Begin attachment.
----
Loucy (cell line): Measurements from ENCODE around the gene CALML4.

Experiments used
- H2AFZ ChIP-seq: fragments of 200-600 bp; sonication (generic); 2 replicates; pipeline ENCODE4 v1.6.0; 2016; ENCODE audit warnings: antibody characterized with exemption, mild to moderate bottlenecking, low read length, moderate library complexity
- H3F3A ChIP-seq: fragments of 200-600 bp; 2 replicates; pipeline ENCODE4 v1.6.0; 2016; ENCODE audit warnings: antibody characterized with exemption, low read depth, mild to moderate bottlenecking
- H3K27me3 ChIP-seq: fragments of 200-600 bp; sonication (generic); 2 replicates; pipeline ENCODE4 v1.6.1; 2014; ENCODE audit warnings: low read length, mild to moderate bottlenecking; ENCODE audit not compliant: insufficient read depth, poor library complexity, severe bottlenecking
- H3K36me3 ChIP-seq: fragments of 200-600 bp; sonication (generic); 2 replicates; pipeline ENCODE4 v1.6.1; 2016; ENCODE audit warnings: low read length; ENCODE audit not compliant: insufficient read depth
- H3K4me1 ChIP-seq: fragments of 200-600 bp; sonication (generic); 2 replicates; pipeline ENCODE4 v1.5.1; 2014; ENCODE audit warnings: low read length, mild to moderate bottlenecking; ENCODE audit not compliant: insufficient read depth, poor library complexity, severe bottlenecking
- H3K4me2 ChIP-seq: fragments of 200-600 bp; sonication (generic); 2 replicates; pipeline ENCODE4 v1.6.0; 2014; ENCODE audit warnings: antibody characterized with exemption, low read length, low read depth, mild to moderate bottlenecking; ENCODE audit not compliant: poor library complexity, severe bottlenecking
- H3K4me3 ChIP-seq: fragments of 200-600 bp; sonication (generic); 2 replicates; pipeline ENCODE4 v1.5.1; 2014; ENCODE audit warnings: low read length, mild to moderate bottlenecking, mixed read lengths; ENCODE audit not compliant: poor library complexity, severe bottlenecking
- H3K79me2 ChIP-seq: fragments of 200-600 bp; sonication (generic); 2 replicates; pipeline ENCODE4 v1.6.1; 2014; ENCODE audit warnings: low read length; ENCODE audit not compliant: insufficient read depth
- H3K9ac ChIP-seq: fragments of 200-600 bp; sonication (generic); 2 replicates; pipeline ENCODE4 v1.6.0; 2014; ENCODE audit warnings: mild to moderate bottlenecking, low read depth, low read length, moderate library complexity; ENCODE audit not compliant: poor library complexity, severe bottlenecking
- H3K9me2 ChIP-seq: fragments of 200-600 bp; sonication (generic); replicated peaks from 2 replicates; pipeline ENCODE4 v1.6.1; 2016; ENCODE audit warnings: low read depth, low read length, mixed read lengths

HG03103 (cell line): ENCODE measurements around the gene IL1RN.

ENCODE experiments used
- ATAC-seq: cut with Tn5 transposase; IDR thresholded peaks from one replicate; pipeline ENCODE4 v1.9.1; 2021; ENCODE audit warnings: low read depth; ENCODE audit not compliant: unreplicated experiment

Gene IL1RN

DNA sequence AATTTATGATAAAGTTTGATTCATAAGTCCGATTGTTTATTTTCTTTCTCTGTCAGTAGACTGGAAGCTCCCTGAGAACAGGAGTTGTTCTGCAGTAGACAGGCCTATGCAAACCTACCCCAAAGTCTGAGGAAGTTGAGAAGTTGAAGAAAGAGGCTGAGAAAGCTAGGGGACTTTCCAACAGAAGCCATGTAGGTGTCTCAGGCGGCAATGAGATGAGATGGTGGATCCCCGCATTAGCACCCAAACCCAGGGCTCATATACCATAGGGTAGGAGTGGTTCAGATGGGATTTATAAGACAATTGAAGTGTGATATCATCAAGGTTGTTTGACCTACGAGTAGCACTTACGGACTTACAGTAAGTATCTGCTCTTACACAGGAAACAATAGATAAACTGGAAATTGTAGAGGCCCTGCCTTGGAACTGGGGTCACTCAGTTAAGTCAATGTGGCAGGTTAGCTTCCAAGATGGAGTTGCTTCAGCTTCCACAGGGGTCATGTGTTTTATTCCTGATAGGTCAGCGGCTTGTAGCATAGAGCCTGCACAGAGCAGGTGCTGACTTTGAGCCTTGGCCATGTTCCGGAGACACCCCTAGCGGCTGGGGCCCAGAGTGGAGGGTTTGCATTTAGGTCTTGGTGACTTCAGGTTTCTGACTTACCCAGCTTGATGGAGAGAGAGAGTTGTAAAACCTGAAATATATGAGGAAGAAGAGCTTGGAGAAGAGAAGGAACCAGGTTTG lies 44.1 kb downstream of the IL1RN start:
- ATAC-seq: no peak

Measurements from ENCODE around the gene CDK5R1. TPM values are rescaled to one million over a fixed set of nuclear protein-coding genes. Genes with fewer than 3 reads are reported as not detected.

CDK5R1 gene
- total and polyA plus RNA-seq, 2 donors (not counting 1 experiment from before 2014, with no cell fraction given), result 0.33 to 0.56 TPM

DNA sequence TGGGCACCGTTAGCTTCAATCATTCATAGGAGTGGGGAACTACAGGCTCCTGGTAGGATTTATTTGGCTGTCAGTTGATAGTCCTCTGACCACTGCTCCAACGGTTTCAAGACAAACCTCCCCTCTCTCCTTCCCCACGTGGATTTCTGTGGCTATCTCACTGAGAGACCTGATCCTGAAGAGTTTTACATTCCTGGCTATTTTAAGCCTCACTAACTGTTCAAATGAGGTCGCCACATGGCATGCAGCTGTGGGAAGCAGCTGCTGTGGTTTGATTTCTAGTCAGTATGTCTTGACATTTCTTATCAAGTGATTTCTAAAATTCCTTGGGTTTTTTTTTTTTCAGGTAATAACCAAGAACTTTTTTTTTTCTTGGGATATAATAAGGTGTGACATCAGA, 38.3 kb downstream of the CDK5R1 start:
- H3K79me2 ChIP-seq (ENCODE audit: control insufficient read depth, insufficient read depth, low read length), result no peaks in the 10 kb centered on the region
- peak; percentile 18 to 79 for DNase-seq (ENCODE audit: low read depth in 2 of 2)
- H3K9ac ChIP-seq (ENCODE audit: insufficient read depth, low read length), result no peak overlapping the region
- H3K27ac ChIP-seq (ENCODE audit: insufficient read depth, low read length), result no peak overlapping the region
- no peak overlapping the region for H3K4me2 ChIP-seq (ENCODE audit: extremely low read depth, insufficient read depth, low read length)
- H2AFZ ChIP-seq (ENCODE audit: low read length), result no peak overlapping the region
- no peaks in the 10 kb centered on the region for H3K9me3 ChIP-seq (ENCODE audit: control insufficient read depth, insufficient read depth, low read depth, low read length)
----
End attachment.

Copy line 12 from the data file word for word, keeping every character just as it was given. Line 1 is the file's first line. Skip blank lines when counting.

- H3K9me2 ChIP-seq: fragments of 200-600 bp; sonication (generic); replicated peaks from 2 replicates; pipeline ENCODE4 v1.6.1; 2016; ENCODE audit warnings: low read depth, low read length, mixed read lengths